In 1997, there wasn’t much technological entertainment, especially compared to what we have today. That’s one of the reasons Tamagotchi was such a big hit. Akihiro Yokoi and Aki Maita designed the Tamagotchi almost for the goal of it being a toy pet. We’re not sure exactly what inspired the Tamagotchi, but it’s assumed that the idea was inspired by a commercial that featured a boy with a pet turtle, who wanted to take it on a trip, but he wasn’t allowed to. That’s where Tamagotchi, the portable pet came into play (Mental Floss).
Many of us have played with a hula hoop, and most of us have probably failed. In fact, hula hoops are one of those weird inventions that have been around for centuries. The Greeks used to use hula hoops as a form of exercise. Through the centuries, the hula hoop has gone through many modifications and improvements. The original hula hoops were made of bamboo, wood, and vines. Founders Richard Knerr and Arthur “Spud” Melin, from the Wham-O company, decided to take the hula hoop and trademark it. It was then that they manufactured the toy from plastic tubing and became one of the weird inventions we see today (Wonderopolis).
Everyone wants a robotic singing fish in their living room, right? If this wasn’t one of those weird inventions that already existed, you’d probably think we were joking. Somehow, towards the end of the 90’s, Pellettieri took a pit stop at a Bass Pro Shop Outlet. Someone told him to invent a singing fish on a plaque. He felt it was promising. He said, “the idea of a fish on a plaque singing âTake Me To The River’ was hilarious. Novelty toys are a notoriously fickle industry. Consumer tastes ebb and flow, and marketing experts say it’s virtually impossible to predict what causes a viral hit.” Somehow, the robotic singing fish went viral, and made him tons of money (The Hustle).
Slinkys were some of the most entertaining weird inventions as a kid. You’d watch a coil move down a flight of stairs. Even though it sounds boring, it was actually a huge hit. It was invented by Richard James in 1944, and slowly gained traction. Monica Smith, the head of exhibitions, said, “the Slinky was something that he saw happen and he thought it was cool. It wasn’t an obvious idea for a toy. It wasn’t something he was setting out forâit’s more serendipitous than that. He kept an open mind and found a different use for it.” Slinky means “sleek and sinuous in movement or outline.” With what started as a $500 loan quickly turned into a profitable invention that made them rich (Smithsonian Mag)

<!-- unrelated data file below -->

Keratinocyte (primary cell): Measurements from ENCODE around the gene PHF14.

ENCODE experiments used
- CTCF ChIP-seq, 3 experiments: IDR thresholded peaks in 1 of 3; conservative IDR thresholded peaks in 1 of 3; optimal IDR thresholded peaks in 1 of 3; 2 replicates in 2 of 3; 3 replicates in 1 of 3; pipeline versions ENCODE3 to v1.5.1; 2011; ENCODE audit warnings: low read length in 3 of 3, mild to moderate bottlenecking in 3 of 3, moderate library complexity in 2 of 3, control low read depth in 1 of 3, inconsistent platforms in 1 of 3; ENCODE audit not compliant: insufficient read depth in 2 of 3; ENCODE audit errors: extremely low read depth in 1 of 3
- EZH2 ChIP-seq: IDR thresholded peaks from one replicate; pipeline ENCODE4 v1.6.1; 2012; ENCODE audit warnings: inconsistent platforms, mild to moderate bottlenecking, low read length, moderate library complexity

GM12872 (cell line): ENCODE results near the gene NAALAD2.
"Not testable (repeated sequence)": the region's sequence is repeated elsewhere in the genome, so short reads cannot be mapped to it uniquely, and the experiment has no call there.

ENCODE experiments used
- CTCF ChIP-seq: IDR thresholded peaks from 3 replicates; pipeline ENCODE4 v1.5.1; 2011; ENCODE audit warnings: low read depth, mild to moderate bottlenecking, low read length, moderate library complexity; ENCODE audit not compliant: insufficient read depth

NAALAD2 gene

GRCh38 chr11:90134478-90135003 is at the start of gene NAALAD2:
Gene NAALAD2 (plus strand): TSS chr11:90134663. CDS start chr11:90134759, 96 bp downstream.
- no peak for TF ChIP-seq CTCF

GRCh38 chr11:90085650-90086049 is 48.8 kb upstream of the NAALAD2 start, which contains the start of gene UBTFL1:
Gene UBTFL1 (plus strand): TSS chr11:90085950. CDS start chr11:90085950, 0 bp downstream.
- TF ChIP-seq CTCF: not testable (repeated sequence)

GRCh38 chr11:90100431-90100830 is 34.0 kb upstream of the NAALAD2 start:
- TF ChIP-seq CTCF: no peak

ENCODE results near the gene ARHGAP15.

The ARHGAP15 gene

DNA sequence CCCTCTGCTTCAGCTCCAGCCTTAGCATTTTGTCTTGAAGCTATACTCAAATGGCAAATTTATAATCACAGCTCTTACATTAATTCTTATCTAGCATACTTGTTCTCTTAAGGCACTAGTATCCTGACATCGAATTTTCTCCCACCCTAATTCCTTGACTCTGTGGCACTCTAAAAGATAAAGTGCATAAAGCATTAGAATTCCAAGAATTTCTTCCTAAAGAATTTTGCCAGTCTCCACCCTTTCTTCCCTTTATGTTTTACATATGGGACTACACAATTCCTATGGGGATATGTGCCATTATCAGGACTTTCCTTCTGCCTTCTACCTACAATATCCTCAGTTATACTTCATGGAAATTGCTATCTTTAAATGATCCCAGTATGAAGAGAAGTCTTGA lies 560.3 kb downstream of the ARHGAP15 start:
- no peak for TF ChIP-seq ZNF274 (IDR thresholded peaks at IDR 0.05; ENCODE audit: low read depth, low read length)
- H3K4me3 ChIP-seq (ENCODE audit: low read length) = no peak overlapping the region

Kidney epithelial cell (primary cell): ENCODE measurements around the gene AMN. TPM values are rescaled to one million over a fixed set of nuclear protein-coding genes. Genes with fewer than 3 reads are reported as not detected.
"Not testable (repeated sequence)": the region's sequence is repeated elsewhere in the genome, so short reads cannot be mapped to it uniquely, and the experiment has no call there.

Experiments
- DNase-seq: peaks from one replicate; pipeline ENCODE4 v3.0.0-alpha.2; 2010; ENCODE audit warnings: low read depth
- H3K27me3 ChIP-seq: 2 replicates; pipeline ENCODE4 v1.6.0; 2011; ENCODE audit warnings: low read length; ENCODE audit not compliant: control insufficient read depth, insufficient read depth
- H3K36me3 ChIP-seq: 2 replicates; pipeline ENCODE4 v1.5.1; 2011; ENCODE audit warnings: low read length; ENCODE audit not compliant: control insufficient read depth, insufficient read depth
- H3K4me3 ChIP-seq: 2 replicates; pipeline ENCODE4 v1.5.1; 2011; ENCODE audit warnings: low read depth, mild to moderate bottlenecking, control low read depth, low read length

Trunki was inspired by ride-on toys in the children’s section of a department store. Rob was told, by countless companies, that his idea would never amount to anything. In 2003, he was unemployed, and decided he needed to hustle in order to make his invention work. He approached The Prince’s Trust and, eventually, experienced success. Now, it’s a famous invention that kids love to use when they travel. If we were a kid, we’d love to pack our things into a Trunki and go on a trip with our parents (Prince’s Trust).
Jason Wall started Antenna Balls, which was inspired by a mid-nineties commercial that featured Jack, the fast-food company’s spokes-character, who said they sold over 3 million antenna balls. He then created his own designs, which amounted to tremendous success, with designs that ranged from smiley faces, all the way to characters with pigtails. Who wouldn’t want to drive a car around with a quirky face smiling down at them? He’s sold almost 4 million balls to car dealerships and convenience stores, and eventually teamed up with Walmart, Circle K, and AutoZone. Now, there are over 500 Antenna Ball designs (Weird Wealth).